Santo tells Barbara Graham, "You go ahead in."

You see Mrs. Graham enter the house.

Then what happened?

Well, after Mrs. Graham entered the Monahan house, Santo and Perkins insisted that I follow her.

And did you?

About a minute later.

When you went in, what was the first thing that attracted your attention?

Well, Mrs. Graham was striking Mrs. Monahan in the face with a gun.

In the head and face.

In what position was Mrs. Monahan?

She was standing up.

Mrs. Graham had her by the hair with her left hand and was striking her with her right hand.

Then what did you do?

Well, I told Mrs. Graham to cease hitting her anymore, put my hand in the way.

Mrs. Monahan collapsed.

And then?

Well, they tied Mrs. Monahan up and searched the house.

Who did?

Santo, Perkins, and Mrs. Graham.

Oh, and me.

You may examine.

Don't let him get away with that.

Tear him apart.

TIBROWI Mr. King, was an offer made to you by the district attorney's office to testify at this trial?

It was.

Would you state what that offer was?

Mr. Milton told me that if I would tell the truth, he would ask the court to dismiss this case against me.

And that's the reason for the testimony you have given, is it?

Oh, no, sir.

What is the reason for it, then?

To bring justice.

To all persons concerned, including yourself?

Yes, sir.

And you feel it is justice for you to be released, and perhaps the others condemned?

I do.

Mr. King, you testified earlier that Emmett Perkins gave you a gun about five minutes before you reached the Monahan house.

Is that correct?

Four or five minutes. Yes, sir.

Well, Mr. King, if you did not intend to participate in violence, even if you were there only on...

How shall we say, your mission of mercy...

Objection!

Your Honor, he's characterizing the testimony.

Sustained, as to the last phrase.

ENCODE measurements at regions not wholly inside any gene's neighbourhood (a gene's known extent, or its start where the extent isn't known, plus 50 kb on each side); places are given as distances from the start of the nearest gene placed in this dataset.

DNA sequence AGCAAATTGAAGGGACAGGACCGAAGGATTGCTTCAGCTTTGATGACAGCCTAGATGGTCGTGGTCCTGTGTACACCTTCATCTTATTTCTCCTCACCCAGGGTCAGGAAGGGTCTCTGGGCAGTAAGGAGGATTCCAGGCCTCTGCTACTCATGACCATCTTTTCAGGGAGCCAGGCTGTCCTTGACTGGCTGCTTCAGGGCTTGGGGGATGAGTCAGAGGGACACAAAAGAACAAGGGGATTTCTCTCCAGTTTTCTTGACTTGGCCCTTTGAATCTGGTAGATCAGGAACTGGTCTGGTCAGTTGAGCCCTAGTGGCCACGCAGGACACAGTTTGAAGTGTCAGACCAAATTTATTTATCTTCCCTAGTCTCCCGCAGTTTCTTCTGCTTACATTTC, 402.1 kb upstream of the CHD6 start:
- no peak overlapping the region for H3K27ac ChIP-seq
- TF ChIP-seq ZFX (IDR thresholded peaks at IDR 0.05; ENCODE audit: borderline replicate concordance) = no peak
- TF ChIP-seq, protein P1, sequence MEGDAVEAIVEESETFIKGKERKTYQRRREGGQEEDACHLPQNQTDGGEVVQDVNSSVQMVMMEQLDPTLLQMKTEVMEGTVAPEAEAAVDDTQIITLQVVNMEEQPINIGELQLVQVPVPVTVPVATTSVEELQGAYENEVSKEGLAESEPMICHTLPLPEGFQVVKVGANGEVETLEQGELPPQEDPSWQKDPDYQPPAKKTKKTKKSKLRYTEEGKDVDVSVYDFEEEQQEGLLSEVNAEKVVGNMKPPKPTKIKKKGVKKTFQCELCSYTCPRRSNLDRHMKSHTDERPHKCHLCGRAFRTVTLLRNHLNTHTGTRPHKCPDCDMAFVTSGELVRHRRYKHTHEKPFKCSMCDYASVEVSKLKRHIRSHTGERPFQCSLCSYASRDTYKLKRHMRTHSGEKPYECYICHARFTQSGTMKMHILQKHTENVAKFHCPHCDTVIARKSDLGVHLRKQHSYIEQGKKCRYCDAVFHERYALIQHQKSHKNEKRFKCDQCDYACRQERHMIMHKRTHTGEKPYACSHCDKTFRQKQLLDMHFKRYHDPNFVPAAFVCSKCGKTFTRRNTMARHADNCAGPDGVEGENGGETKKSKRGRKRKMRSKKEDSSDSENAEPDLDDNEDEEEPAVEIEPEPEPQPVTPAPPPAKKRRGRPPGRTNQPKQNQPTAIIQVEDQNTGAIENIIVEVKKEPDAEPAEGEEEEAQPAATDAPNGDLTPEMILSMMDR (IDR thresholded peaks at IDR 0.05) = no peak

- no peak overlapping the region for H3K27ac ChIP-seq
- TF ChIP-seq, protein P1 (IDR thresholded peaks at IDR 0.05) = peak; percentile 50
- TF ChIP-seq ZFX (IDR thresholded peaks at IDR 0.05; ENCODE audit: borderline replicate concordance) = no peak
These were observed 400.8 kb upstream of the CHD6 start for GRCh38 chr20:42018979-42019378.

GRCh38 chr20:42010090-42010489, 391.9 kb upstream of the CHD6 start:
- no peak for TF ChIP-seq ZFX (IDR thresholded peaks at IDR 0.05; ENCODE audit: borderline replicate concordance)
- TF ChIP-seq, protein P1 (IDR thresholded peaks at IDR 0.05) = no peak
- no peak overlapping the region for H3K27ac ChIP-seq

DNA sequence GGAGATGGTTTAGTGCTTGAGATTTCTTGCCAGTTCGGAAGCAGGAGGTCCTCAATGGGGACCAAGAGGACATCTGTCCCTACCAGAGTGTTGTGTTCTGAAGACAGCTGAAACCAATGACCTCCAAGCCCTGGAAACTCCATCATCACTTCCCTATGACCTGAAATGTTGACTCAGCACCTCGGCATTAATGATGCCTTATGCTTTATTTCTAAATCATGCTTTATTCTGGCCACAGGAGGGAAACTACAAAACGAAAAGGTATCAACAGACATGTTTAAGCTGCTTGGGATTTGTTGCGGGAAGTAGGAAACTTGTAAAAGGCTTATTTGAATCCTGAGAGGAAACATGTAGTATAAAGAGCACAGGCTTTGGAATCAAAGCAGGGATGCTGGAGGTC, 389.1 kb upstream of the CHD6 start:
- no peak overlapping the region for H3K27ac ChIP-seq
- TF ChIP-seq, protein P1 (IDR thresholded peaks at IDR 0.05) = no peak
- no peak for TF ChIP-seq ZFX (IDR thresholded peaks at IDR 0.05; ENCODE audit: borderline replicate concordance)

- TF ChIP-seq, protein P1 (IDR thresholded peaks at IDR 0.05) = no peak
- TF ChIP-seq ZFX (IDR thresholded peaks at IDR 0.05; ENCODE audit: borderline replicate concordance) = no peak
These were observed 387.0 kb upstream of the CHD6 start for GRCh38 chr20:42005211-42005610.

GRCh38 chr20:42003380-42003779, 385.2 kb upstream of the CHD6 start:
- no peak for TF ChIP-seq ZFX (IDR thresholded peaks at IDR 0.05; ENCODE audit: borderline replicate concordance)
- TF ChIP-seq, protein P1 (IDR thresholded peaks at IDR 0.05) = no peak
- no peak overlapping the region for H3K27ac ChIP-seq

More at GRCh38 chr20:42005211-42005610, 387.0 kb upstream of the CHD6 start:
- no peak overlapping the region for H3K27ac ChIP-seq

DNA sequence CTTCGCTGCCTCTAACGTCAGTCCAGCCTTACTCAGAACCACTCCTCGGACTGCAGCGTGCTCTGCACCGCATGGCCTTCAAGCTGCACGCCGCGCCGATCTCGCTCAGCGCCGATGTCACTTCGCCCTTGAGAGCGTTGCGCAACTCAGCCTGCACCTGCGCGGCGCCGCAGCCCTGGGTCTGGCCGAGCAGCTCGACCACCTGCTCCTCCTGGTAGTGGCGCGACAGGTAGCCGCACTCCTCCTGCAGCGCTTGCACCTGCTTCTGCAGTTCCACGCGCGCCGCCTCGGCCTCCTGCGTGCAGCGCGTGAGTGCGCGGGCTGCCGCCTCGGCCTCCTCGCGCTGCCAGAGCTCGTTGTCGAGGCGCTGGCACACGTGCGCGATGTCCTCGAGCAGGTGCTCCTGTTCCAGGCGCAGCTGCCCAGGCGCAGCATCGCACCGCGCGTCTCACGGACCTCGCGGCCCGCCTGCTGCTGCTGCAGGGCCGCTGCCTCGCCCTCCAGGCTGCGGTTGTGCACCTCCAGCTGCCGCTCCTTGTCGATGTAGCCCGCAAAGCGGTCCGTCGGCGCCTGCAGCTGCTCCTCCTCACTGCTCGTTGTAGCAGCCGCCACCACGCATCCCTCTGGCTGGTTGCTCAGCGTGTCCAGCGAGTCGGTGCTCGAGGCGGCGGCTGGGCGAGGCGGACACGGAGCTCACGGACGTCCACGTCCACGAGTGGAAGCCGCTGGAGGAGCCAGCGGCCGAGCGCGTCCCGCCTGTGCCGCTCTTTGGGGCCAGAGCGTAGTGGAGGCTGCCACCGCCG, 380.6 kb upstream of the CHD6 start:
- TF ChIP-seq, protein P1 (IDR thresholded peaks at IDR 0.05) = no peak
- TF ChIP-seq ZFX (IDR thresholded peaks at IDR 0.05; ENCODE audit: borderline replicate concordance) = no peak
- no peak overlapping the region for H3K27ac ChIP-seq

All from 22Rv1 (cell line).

Mr. King...

Pray tell, why did you take the gun?

You know something, I've often wondered myself.

That sure rocked the jury.

Look at them.

And as the trial of Barbara Graham goes into its third day, the nationwide interest in the fate of the so-called queen of the murder mob continues to mount.

Tonight, the police have been alerted by a tip-off that there's a gangland plot to spring her.

Extra precautions will be taken in the courtroom tomorrow.

Hey, leave us in, pops. We wanna see Babs.

Go on home. Ain't you kids got nothing better to do?

Ah, your mother wears army boots.

Psst. Bonnie.

Hi, Peg.

I saw Bobby this morning.

How is he? Wonderful. He'll be walking soon.

Oh, I've gotta be there to see him take that first step.

Oh, you will. You will. It's going fine.

Yeah, sure.

I just haven't had my innings yet, that's all.

Ah, Mrs. Graham, I'm Ed Montgomery from...

I've seen the name.

Who's she?

Some autograph hound.

Me, too.

How about signing an exclusive interview? I'll pay.

OK, scoop.

Here's your first installment.

"Bloody Babs shuns press."

Please remain seated, and come to order.

Court is again in session.

The record will show the jury, counsel, and defendants present.

You may proceed, Mr. Prosecutor.

Our next witness will be here in a moment, Your Honor.

He's just outside.

Hey, that's my man.

Your who?

That's Ben. Ben, the one I told you about.

Raise your right hand to be sworn.

That's the fella who was with you at the motel?

That's my witness.

Your witness?

He's just been called by the prosecution.

But that's Ben Miranda. That's my alibi.

State your name, please.

Benjamin Miranda.

What is your occupation, Mr. Miranda?

Police officer for the city of Los Angeles.

Now, sometime before today, were you given a special assignment by the Los Angeles police department to work on the investigation of the Monahan murder case?

Yes, sir, I was.